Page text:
[ii] Detournement is described as when “an artist reuses elements of well-known media to create a new work with a different message, often one opposed to the original. The term "detournement", borrowed from the French, originated with the Situationist International; a similar term more familiar to English speakers would be "turnabout", although this term is not used in academia and the arts world.” (http://en.wikipedia.org/wiki/Detournement)
[iii] Joseph Cornell: American artist and filmmaker. “Cornell’s first collage film, Rose Hobart, was made in the late 1930s…It represents the intersection of his involvement with collage and his love of the cinema; for Cornell had been for many years a collector of films and motion-picture stills. Rose Hobart is a re-editing of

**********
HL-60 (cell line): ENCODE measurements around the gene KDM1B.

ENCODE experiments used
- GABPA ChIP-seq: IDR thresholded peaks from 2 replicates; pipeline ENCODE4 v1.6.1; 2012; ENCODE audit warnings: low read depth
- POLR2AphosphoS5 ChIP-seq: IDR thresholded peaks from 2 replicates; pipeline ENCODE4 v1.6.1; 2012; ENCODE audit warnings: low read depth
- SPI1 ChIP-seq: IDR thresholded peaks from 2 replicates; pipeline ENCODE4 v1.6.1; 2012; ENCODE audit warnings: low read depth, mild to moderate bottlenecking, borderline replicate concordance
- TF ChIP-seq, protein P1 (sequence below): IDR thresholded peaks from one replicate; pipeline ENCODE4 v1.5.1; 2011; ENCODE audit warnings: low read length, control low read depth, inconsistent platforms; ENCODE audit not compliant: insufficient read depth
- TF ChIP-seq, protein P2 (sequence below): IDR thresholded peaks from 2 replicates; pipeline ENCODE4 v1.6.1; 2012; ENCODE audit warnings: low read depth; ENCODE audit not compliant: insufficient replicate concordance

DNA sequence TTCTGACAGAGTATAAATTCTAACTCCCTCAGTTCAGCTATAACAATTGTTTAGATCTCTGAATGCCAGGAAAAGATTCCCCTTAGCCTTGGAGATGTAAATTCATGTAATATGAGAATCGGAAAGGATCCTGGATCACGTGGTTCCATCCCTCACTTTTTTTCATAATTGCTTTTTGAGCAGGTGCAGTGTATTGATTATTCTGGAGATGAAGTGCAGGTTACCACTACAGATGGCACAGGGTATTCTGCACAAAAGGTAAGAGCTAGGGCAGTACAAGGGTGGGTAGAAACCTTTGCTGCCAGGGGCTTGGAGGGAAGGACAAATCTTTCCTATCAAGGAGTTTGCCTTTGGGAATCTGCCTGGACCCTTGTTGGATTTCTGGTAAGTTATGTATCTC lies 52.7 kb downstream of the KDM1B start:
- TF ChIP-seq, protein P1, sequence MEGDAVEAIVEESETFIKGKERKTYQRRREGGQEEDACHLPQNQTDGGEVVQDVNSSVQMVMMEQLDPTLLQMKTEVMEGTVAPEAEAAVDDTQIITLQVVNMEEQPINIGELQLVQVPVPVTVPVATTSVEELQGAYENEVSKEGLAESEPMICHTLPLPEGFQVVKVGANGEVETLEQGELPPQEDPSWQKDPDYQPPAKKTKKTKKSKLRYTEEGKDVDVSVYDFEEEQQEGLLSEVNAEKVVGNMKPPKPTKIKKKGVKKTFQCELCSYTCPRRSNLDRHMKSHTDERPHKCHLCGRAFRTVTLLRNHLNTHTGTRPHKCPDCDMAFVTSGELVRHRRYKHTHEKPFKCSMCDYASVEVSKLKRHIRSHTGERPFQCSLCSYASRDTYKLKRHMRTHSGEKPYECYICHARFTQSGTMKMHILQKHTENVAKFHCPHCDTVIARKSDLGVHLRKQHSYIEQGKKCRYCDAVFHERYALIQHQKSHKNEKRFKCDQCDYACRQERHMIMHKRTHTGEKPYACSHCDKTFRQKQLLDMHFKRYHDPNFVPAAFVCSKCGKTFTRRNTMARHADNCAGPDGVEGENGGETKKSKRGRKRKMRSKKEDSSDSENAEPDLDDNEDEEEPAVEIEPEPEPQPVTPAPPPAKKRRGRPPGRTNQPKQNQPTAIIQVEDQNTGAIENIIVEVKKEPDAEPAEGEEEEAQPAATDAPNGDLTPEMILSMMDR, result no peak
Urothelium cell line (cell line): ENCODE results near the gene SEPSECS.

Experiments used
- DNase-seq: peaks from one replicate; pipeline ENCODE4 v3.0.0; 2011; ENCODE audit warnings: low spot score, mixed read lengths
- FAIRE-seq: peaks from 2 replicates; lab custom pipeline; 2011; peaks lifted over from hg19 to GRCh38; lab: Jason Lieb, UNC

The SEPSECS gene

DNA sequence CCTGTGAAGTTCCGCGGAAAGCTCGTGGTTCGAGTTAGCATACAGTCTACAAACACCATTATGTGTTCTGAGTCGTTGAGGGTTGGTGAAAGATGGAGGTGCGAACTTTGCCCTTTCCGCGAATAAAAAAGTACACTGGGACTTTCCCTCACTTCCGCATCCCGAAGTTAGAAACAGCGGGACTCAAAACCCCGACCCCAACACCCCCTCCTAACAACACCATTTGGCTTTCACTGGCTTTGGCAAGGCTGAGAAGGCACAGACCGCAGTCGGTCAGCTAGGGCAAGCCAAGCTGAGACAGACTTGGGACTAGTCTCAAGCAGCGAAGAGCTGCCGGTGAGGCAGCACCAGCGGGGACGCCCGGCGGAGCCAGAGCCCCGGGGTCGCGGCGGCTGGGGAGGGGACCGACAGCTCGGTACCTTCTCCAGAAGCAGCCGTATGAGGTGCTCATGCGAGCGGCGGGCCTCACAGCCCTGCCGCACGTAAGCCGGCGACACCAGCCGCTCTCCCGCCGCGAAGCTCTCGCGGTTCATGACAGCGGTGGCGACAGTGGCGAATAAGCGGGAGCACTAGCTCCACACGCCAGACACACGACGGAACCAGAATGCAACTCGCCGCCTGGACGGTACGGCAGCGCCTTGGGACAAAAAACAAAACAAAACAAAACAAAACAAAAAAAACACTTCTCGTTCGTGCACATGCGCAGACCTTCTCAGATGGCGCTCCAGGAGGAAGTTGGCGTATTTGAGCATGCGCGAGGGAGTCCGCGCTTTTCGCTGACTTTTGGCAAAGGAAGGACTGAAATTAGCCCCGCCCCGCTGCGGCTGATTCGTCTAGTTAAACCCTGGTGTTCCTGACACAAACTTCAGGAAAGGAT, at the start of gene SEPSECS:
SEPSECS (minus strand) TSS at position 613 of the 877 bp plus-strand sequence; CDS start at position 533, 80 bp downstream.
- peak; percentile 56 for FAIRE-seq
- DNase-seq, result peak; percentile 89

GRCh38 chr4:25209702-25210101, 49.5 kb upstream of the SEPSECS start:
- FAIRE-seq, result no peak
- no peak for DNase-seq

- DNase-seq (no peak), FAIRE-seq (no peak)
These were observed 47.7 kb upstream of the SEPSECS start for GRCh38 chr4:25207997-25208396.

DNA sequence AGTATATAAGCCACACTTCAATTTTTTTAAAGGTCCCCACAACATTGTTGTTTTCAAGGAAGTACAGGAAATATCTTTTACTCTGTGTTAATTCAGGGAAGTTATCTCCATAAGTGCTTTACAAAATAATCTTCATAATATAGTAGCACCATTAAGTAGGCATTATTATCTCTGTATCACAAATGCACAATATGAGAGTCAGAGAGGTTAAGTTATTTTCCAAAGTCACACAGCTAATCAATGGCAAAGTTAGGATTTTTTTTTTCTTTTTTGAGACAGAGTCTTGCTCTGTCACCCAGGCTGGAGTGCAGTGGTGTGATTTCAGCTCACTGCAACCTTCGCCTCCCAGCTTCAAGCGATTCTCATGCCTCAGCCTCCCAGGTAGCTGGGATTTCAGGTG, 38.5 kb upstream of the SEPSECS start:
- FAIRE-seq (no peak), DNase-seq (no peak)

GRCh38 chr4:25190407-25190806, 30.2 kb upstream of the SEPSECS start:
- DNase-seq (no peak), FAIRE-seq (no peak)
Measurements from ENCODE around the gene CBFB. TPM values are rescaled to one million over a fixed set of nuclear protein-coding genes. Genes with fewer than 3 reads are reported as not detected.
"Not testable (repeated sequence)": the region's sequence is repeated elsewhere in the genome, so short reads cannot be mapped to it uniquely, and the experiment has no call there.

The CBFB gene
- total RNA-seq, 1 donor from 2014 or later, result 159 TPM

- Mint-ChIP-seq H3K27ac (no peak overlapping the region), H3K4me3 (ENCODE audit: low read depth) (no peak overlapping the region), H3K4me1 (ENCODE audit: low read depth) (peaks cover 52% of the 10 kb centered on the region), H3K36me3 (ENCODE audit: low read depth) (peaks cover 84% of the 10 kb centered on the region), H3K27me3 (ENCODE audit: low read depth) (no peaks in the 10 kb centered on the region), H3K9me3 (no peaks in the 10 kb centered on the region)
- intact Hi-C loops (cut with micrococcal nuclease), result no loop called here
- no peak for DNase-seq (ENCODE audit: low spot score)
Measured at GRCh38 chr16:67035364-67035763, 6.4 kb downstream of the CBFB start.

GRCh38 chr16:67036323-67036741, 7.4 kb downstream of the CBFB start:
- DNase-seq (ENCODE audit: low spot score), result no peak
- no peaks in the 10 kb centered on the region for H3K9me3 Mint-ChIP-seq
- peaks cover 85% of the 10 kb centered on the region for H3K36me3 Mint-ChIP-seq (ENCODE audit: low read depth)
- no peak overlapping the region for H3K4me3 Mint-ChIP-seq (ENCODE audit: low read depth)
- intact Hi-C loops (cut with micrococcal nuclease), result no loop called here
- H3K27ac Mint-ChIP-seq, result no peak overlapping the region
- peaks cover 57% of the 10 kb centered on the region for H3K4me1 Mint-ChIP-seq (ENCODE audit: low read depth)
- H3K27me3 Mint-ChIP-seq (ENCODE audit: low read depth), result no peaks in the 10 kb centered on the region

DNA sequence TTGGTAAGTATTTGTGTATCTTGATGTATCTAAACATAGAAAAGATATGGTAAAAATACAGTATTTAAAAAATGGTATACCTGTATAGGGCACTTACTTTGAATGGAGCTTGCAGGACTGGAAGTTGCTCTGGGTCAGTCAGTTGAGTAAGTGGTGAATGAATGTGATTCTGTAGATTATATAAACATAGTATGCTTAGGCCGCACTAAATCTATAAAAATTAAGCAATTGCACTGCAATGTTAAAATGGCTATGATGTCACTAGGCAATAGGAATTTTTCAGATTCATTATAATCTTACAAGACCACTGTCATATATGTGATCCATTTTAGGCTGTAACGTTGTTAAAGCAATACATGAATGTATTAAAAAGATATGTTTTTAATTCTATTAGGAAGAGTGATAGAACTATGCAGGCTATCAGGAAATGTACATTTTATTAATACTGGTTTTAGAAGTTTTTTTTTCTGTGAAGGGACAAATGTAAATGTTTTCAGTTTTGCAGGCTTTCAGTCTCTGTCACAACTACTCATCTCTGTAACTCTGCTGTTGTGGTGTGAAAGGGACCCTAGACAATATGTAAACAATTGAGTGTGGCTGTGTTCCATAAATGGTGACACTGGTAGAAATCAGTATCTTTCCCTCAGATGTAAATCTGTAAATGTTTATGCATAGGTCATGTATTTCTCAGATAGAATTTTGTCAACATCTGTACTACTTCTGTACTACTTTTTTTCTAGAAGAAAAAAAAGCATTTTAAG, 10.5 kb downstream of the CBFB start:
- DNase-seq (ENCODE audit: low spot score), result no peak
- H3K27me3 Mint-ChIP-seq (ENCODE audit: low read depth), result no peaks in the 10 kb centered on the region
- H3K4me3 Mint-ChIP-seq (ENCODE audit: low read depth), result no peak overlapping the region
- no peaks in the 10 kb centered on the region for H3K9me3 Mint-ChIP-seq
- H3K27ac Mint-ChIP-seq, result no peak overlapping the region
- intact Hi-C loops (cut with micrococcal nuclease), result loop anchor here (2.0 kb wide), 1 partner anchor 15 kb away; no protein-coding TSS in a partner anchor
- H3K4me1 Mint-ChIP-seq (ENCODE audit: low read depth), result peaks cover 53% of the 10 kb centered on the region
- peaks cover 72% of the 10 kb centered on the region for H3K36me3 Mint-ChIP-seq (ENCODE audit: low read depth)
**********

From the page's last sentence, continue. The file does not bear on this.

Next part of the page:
[iv] Bruce Conner: American artist and filmmaker. “Investing disparate shots with a kind of pseudo-continuity is one way of transforming found footage, as Bruce Conner demonstrates in a well known sequence of A Movie (1958): a submarine captain seems to see a scantily dressed woman through his periscope and responds by firing a torpedo which produces a nuclear explosion followed by huge waves ridden by surfboard riders.” (P. “Recycled Images: The Art and Politics of Found Footage Films” by William C. Wees, Anthology Film Archives,
[v] Traditional tools of found footage filmmakers would include film stock, a flatbed, splicing equipment, and sound equipment.
[vi] P. 27 “A Theory of Parody” Linda Hutcheon,
[vii] “Critic Rick Prelinger uses the term ephemeral to describe films that are produced for a specific, short term purpose, then are normally discarded.” (p. 25, “Cut: Film As Found Object In Contemporary Video”,